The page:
Our History

Charles Colson, former aide to President Nixon, served seven months in a federal prison camp for a Watergate-related offense. There, he became convinced the real solution to crime is found through spiritual renewal. This solution grew into Prison Fellowship International, the world’s largest network of prison ministries.

  • 1976: Colson establishes Prison Fellowship in the United States.
  • 1979: Colson expands his vision outside the United States, founding Prison Fellowship International.
  • 1983: Prison Fellowship International receives special consultative status with the Economic and Social Council of the United Nations.
  • 1994: Prison Fellowship International introduces Umuvumu Tree Project in response to the Rwandan Genocide.
  • 1996: Sycamore Tree Project designed to bring victims in prison to meet with unrelated offenders to repair the harm caused by crime and make amends.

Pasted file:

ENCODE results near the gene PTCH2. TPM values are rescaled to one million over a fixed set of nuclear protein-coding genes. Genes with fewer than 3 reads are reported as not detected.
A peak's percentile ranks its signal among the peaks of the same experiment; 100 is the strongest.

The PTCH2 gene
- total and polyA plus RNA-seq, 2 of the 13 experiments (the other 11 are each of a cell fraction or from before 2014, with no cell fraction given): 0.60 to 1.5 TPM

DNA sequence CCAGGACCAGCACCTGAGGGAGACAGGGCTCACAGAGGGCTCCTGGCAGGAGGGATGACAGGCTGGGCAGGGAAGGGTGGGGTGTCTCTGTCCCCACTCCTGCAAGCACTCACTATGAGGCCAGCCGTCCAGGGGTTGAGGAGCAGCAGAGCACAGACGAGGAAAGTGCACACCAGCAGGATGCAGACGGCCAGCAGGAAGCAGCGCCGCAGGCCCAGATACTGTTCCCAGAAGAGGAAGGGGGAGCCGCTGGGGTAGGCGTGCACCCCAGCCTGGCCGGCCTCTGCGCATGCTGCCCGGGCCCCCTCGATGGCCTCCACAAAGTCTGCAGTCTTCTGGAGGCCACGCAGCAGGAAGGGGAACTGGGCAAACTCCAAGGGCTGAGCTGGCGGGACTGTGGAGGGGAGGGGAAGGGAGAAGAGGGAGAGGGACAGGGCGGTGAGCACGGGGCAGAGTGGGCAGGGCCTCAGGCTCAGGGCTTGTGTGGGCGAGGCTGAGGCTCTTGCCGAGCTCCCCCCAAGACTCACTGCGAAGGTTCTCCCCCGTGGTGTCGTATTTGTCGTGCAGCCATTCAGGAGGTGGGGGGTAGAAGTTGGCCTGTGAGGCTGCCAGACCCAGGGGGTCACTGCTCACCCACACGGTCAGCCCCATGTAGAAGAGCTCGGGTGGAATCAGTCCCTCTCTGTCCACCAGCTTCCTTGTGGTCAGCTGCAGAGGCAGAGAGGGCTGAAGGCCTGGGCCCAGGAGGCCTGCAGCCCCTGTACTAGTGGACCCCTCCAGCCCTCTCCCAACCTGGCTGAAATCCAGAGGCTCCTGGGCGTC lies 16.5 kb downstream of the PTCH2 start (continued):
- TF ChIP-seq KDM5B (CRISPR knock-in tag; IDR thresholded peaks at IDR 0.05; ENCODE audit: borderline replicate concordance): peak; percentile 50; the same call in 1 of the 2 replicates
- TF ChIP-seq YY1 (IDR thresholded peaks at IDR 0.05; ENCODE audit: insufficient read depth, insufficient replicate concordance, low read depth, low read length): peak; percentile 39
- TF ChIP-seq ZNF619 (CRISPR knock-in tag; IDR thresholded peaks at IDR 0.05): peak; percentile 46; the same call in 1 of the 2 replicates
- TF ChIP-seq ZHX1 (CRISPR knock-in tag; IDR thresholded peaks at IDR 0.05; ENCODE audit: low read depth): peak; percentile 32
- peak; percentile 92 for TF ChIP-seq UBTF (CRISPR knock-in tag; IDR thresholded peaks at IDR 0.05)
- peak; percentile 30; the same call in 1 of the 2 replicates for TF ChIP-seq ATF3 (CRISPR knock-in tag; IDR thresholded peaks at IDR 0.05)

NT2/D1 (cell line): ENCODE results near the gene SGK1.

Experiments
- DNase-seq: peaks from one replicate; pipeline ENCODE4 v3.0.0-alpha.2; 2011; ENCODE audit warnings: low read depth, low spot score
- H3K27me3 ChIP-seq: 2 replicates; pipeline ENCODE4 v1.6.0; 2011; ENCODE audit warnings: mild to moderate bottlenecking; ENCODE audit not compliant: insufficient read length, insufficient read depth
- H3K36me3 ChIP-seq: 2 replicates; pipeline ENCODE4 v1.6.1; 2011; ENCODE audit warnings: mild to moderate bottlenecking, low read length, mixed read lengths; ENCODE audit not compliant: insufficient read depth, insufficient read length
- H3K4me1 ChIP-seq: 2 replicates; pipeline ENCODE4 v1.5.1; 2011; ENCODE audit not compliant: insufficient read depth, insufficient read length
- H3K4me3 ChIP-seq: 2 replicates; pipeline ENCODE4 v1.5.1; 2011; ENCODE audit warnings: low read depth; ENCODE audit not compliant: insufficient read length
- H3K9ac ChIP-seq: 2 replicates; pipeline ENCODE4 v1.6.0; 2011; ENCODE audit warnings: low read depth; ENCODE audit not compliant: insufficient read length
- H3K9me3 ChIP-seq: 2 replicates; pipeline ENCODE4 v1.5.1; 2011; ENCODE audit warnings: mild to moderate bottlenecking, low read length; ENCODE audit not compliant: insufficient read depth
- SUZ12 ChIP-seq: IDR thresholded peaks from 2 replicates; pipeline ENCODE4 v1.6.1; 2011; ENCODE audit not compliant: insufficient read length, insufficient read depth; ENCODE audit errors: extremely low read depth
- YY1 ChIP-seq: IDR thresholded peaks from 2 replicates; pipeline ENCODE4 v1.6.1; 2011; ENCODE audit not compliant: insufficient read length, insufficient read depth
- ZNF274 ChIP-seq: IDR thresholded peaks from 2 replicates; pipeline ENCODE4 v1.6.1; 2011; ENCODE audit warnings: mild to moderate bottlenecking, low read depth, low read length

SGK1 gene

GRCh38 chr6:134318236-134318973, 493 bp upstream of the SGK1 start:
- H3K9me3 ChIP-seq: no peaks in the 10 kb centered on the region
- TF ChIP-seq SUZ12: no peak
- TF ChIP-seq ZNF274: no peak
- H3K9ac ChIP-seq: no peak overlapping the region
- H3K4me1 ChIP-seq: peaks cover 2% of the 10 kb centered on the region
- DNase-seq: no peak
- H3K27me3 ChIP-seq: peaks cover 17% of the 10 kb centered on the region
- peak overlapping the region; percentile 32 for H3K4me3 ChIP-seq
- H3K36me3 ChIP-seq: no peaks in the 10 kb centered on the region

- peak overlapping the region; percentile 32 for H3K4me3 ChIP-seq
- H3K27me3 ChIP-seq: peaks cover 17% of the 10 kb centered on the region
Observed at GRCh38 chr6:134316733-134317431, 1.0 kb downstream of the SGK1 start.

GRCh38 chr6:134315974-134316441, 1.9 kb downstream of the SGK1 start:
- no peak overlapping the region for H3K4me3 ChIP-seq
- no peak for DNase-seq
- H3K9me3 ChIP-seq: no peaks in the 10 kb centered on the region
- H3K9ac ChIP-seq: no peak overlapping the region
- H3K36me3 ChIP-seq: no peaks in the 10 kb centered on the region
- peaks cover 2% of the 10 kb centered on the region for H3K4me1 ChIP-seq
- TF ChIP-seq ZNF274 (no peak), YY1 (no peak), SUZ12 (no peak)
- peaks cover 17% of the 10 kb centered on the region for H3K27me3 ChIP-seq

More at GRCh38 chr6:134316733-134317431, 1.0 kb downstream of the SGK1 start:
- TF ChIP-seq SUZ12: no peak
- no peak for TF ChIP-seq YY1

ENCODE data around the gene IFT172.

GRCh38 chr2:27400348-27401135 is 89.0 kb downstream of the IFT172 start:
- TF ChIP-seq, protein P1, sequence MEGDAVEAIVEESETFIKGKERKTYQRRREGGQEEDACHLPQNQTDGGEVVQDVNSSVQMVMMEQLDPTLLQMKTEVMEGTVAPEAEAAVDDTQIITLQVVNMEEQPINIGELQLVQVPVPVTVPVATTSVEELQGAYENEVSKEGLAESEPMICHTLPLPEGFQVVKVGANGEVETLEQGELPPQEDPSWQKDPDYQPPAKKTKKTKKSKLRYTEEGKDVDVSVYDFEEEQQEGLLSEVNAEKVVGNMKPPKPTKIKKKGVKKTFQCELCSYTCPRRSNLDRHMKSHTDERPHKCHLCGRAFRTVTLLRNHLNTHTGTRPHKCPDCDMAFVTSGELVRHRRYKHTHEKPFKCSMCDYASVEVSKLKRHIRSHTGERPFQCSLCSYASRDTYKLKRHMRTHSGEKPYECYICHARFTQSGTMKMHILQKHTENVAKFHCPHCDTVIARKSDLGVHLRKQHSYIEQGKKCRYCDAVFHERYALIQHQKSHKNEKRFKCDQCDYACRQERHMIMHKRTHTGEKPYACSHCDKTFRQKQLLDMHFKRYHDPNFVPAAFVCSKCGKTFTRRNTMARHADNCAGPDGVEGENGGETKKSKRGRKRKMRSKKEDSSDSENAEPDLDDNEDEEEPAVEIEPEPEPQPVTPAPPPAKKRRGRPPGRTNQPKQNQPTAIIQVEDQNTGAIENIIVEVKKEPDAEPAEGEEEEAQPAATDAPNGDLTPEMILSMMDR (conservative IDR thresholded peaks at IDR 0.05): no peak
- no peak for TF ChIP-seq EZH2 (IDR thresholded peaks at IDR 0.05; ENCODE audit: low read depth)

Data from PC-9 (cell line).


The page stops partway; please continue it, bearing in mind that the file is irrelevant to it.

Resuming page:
• 2012: Prison Fellowship International launches The Prisoner’s Journey and the Children of Prisoners Program. Colson passes away, leaving a lasting legacy.
  • 2016: The Sycamore Tree Project is rebooted as Sycamore Tree Project–Justice and Peace and piloted in two countries.
  • Today: Prison Fellowship International is serving prisoners, their families, and victims of crime in 116 countries.

What makes Prison Fellowship International unique from other international Christian ministries is our focus trans-denominational, indigenous leadership and local funding. This grassroots presence enables us to minister to prisoners and their families in culturally relevant ways.

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By choosing to care for prisoners, you are helping to transform prisoners’ lives, restore them to their families, and build safer communities.

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